Headis – High energy new sport about to hit Sydney

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Headis is a game that has rapidly become popular in Europe and is now spreading to many other countries. It will land in Australia in February with a visit from René Wegner who invented the game in 2006 when he was a student in Germany.

René Wegner will be available for interview or for a photo opportunity throughout his stay in Sydney from 16 to 24 February. René is enthusiastic, charismatic and very comfortable conversing in English.

René Wegner and another top player will visit Sydney to play demonstration games and invite bystanders to ‘have a go’ during O’Week at the University of New South Wales and at various ’pop-up’ locations around Sydney.

Headis is a mix of table tennis and heading the ball soccer-style. The rules are similar to table tennis except that players ‘head’ the ball rather than use a bat. It is played on a regular table tennis table with a stable metal net and a special 15 cm diameter, 50 kg soft rubber ball.

Headis was invented by René Wegner when he was a sports student in Saarbrücken, Germany. On an occasion when the local soccer pitch was already in use Wegner and his friends decided to play with a soccerball on a nearby table tennis table using only their heads. He went on to develop this concept and a marketing plan which he implemented to make the game he called ‘Headis’ to spread quickly.

Played by two players, Headis combines the tactical elements of table tennis with the high energy legwork of tennis and soccer-like ball-heading skills. It is easy to learn but challenging to play. A key element of the success of Headis is the fun atmosphere in which it is played and the camaraderie amongst the players, particularly at the all-important ‘after-party’ when play is done.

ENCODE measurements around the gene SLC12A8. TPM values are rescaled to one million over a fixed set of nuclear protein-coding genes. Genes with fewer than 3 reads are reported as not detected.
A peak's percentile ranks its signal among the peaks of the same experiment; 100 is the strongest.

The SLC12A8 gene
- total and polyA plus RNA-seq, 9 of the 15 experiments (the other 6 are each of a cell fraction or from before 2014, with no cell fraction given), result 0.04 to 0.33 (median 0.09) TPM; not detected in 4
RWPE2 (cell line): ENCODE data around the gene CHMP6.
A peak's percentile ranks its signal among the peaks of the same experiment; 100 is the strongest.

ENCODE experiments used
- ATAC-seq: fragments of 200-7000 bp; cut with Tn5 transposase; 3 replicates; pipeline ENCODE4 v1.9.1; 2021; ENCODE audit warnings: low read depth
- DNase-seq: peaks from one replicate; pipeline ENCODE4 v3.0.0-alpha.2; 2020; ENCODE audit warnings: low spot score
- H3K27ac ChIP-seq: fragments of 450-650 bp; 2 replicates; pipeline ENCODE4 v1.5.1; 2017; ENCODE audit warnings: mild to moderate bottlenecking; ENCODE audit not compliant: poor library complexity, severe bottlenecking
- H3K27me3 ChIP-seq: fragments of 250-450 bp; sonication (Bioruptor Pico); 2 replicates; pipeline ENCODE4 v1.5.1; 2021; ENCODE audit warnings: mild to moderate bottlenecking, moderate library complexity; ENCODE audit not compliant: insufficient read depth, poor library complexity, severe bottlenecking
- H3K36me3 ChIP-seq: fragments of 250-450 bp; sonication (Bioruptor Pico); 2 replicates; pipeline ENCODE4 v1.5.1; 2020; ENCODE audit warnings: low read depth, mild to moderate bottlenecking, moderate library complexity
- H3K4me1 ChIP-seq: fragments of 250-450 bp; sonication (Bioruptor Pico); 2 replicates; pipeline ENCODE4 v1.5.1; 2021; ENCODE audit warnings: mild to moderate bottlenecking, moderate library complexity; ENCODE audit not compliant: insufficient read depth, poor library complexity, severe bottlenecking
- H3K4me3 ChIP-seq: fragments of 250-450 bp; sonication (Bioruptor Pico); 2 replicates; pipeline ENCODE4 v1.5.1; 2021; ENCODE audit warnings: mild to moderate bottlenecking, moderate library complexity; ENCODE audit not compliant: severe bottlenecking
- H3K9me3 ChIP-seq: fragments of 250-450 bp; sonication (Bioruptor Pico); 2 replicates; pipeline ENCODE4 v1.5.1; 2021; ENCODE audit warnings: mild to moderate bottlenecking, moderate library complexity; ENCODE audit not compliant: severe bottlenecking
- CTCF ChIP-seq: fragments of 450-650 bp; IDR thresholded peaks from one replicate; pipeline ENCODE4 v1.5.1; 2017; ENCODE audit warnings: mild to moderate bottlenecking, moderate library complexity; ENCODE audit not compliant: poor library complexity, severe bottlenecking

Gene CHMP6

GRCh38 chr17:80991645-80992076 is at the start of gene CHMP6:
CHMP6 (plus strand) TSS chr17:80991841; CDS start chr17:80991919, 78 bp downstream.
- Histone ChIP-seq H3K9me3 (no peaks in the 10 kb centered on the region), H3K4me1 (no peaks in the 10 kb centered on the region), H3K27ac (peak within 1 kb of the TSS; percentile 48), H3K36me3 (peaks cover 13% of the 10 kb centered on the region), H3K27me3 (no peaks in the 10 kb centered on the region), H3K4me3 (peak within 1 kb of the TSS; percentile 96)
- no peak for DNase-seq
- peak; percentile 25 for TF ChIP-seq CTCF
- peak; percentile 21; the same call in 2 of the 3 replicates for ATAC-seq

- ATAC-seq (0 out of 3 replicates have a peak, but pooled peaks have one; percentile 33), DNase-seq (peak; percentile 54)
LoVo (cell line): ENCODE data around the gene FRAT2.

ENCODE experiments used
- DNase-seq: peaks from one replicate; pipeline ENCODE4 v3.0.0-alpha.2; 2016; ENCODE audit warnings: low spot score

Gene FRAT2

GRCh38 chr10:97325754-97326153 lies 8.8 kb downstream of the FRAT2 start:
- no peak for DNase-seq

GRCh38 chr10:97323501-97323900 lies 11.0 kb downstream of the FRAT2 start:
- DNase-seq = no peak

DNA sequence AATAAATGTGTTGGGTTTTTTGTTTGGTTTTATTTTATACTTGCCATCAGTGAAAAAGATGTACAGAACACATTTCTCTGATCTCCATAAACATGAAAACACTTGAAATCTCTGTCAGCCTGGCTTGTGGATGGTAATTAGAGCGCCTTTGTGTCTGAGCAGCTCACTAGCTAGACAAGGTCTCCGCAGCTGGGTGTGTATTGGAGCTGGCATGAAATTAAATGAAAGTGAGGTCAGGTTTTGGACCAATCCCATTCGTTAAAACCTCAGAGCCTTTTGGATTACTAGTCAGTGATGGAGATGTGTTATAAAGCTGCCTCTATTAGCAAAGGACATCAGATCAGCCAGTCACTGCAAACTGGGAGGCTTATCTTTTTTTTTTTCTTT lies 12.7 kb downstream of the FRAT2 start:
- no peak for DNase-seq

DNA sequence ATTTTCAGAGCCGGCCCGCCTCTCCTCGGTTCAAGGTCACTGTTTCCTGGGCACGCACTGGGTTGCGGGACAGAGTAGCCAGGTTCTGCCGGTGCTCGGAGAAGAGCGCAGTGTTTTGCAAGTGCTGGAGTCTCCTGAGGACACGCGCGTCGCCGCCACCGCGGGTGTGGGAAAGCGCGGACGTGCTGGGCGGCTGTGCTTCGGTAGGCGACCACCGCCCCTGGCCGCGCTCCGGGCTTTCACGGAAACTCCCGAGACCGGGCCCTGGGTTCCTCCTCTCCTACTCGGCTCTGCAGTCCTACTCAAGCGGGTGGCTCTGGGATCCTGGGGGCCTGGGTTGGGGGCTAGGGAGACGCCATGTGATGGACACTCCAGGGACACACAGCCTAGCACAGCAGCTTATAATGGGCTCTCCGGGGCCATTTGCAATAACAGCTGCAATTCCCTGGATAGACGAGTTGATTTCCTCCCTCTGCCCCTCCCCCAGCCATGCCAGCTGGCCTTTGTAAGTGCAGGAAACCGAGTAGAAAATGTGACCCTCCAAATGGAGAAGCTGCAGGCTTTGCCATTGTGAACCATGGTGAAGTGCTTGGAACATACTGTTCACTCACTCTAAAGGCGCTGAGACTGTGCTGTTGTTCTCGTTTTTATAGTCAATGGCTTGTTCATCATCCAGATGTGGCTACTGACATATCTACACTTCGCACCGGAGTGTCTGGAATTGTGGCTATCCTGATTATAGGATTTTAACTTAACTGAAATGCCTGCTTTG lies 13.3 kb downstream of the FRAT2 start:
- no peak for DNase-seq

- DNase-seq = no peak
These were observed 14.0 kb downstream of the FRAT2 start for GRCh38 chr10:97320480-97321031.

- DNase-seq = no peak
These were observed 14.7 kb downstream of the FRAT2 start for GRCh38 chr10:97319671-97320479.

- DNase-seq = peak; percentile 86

Due to the energy and enthusiasm of René Wagner and its growing army of followers Headis, has grown quickly wherever it has taken hold. It is now estimated there are more than 80,000 players in countries such as Germany, Belgium, France, Switzerland and the Czech Republic.

Headis is particularly popular with university students and it is included in the sports programs of many universities (20 in Germany alone). Players from 12 countries competed in the 2017 World Championship in Kaiserslautern in Germany.

The rapid growth of Headis resulted in René Wegner receiving an ISPO new brand Award which was followed by extensive TV coverage and invitations to visit the USA and China to demonstrate what Headis is all about and to provide training.

Rene Wegner’s visit to Sydney is being supported by local newcomers to the game who are keen to see it spread and become popular in Australia too.

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